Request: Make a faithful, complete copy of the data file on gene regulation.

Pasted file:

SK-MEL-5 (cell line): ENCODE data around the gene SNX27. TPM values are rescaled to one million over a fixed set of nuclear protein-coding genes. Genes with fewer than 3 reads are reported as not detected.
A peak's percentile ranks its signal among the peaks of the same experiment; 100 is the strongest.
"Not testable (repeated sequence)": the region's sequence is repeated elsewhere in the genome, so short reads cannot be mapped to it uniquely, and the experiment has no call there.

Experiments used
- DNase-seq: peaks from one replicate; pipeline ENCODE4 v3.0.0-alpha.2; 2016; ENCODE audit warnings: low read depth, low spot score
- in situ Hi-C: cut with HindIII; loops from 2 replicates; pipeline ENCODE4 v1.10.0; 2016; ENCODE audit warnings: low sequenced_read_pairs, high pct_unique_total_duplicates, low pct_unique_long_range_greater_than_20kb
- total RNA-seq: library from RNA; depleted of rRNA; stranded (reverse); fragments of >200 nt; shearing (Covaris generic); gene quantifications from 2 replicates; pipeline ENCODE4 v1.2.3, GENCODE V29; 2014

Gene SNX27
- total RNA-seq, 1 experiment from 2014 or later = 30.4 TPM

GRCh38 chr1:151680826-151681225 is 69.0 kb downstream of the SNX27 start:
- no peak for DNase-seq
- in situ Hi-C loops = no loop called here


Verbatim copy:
SK-MEL-5 (cell line): ENCODE data around the gene SNX27. TPM values are rescaled to one million over a fixed set of nuclear protein-coding genes. Genes with fewer than 3 reads are reported as not detected.
A peak's percentile ranks its signal among the peaks of the same experiment; 100 is the strongest.
"Not testable (repeated sequence)": the region's sequence is repeated elsewhere in the genome, so short reads cannot be mapped to it uniquely, and the experiment has no call there.

Experiments used
- DNase-seq: peaks from one replicate; pipeline ENCODE4 v3.0.0-alpha.2; 2016; ENCODE audit warnings: low read depth, low spot score
- in situ Hi-C: cut with HindIII; loops from 2 replicates; pipeline ENCODE4 v1.10.0; 2016; ENCODE audit warnings: low sequenced_read_pairs, high pct_unique_total_duplicates, low pct_unique_long_range_greater_than_20kb
- total RNA-seq: library from RNA; depleted of rRNA; stranded (reverse); fragments of >200 nt; shearing (Covaris generic); gene quantifications from 2 replicates; pipeline ENCODE4 v1.2.3, GENCODE V29; 2014

Gene SNX27
- total RNA-seq, 1 experiment from 2014 or later = 30.4 TPM

GRCh38 chr1:151680826-151681225 is 69.0 kb downstream of the SNX27 start:
- no peak for DNase-seq
- in situ Hi-C loops = no loop called here